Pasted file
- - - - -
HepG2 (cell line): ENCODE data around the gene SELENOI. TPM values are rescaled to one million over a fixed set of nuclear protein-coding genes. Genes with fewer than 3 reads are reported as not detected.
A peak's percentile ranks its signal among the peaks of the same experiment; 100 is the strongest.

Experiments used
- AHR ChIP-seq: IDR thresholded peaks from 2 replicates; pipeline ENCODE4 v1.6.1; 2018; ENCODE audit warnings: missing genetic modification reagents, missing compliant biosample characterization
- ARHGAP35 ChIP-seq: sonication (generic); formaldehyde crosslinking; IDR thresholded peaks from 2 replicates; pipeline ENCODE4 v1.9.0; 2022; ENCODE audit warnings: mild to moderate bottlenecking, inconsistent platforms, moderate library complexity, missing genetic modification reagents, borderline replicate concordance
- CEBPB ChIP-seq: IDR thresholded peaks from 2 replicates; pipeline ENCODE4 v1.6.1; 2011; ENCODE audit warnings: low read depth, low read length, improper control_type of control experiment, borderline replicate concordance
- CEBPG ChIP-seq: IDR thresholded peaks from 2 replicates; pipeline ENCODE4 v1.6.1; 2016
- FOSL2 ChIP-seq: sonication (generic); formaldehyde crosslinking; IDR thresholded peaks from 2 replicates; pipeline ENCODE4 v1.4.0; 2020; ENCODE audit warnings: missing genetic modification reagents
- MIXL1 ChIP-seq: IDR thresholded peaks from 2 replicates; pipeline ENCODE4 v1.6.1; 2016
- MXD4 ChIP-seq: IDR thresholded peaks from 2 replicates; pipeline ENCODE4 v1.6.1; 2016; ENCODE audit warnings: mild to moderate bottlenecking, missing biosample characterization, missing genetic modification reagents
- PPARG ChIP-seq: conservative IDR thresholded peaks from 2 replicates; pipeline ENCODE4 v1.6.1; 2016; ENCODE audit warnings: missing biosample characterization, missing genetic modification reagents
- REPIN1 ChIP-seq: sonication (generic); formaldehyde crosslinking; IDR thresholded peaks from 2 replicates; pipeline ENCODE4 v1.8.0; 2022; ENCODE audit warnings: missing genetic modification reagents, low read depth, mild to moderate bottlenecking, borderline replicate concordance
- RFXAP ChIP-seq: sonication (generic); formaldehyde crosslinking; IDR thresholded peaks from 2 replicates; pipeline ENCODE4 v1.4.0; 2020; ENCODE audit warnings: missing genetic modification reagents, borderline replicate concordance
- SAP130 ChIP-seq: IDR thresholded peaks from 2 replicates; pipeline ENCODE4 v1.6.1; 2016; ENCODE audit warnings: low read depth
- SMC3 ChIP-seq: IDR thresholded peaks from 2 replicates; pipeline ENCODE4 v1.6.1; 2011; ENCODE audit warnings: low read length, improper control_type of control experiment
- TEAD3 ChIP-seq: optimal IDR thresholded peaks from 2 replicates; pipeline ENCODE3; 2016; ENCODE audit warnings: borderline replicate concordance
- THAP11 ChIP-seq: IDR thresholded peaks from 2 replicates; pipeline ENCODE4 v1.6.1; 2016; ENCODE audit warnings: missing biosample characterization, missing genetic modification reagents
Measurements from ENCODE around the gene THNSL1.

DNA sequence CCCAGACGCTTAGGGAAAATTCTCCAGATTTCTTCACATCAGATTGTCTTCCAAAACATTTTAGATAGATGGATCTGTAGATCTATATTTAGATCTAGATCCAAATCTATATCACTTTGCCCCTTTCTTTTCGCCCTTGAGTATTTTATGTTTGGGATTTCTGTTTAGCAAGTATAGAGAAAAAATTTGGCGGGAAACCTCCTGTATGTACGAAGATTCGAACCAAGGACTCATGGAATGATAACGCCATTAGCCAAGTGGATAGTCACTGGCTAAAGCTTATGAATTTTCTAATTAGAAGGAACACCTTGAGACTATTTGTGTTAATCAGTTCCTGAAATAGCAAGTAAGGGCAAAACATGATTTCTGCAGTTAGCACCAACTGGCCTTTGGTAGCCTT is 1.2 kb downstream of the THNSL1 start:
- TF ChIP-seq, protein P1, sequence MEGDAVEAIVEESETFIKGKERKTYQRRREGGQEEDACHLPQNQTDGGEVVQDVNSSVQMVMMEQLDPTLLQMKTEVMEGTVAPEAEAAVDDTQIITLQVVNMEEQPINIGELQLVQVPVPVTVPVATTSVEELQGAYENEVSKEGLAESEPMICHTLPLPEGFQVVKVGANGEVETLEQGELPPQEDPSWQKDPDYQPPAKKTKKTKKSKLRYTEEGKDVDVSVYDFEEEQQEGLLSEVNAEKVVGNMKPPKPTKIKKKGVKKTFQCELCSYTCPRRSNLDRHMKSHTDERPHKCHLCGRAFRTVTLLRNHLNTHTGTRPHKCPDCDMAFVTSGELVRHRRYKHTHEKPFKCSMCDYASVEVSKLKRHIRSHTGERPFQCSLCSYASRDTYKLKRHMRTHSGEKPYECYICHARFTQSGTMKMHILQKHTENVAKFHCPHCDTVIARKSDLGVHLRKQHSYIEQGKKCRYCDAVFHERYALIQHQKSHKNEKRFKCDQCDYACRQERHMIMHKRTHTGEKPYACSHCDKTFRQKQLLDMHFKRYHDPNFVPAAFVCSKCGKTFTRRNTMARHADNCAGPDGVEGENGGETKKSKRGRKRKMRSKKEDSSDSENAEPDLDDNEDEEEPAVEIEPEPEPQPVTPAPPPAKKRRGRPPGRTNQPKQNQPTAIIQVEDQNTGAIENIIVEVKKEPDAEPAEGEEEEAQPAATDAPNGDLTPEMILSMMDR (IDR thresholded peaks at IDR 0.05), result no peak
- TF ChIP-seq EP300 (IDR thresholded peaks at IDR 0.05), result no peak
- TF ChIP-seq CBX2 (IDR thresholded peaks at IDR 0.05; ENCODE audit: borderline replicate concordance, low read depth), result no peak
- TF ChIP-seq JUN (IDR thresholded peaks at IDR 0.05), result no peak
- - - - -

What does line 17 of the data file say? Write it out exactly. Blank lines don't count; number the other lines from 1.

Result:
- THAP11 ChIP-seq: IDR thresholded peaks from 2 replicates; pipeline ENCODE4 v1.6.1; 2016; ENCODE audit warnings: missing biosample characterization, missing genetic modification reagents